So in my game, I open up the floor for my players to RP between game plays, especially if a couple weeks go by between games. Only two players take me up on that offer, which is fine by my. I try to include different aspects of the game that different people like.
So I’m writing out the third part of our recaps and I realize that my game SEEMS a little dull, though we do have a good time playing them. So, instead of recaps, I think I’m just going to post cute/fun things that have happened at the table, even if you have no context to what’s going on story-wise.
So, I’m pretty behind on these updates. Got busy with end of term, and we had a couple weeks where we didn’t play because people couldn’t fit it into their schedule. Check out the session 4 recap here so you can be reminded of some of the stuff that happened last time. Meanwhile, I’ll try to catch up as quickly as possible, starting now;
wildebeast-gang said: Hey, Wes! I have a question. I recently started writing out the storyline for a game I'm DM'ing for a few friends starting next month. I created a NPC that I have taken a liking to (mostly because I made him as if I was going to play him.) and he's a half-fetchling NG Inquisitor. My question is this; How do you feel about DMs using NPCs as guides for their parties and how would you personally go about doing so without making it seem as if you're being bias with the character?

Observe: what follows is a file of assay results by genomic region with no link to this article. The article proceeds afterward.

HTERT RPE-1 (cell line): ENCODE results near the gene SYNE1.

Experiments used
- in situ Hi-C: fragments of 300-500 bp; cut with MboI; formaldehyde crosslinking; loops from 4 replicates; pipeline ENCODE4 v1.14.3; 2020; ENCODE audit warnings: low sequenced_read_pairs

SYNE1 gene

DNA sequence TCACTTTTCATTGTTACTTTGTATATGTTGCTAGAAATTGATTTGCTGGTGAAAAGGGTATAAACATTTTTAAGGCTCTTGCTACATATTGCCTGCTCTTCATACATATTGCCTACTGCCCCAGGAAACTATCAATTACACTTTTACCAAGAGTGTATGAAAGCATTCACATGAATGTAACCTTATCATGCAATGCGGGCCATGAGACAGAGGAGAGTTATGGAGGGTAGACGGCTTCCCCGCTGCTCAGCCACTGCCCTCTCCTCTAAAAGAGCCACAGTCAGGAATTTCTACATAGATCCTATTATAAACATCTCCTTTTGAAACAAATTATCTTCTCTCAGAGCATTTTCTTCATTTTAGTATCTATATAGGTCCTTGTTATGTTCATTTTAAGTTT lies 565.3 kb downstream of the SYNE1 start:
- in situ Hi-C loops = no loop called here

You’re not going to like this answer, but I’d save him.
You’ve obviously put time and work into this character and he sounds awesome. Maybe… too awesome.
If you’re the GM your #1 goal is to make sure your players are having a great time. Your #2 goal is to tell a great story. Several goals after that involve making sure you’ve got the rules handled and game elements prepared. So, like, goal #37 would be “play my awesome inquisitor.” But there’s going to be temptation to maybe kick that goal into the teens, maybe higher.
The appearance of impropriety is often the same as actual impropriety. Even if you’ve got your game together solidly, even if you introduce your character and things go smoothly, there are still likely players around your table who know this is your Mary Sue. They know he’s not going to fall to a stray kobold’s crit and they’re going to wonder at his every success—and rightly so, he’s the character of the game’s god. They’ll have a right to be critical, and that’s even if you’re doing everything by the books. It’s a tricky situation and you really don’t want even the potential for that rivalry in your game.
My suggestion would be to put your fetchling on the shelf and introduce a cool, but more mundane character who can point when the PCs need someone to point, but who can otherwise fade into the background. And if that character falls down the black pudding well, then so be it.
Alternately, if you want to split the difference—and understand that this is still tricky and still puts its foot into Mary Sue territory (we all know what a Mary Sue is, right?)—you could make your character a villain. That will mean that his role is ultimately to be defeated by the PCs (and then maybe comeback as a graveknight and be defeated again), but at least it gets him in the game. At the same time, though, there’s nothing more GMs are accused of more than having a Mary Sue villain, so, careful.
The best solution I can think of is to get one of your layabout players to run a game as well and get your character in that game. That will scratch your inquisitor itch and assure that his adventures are won 100% by his own awesomeness.
Best of luck!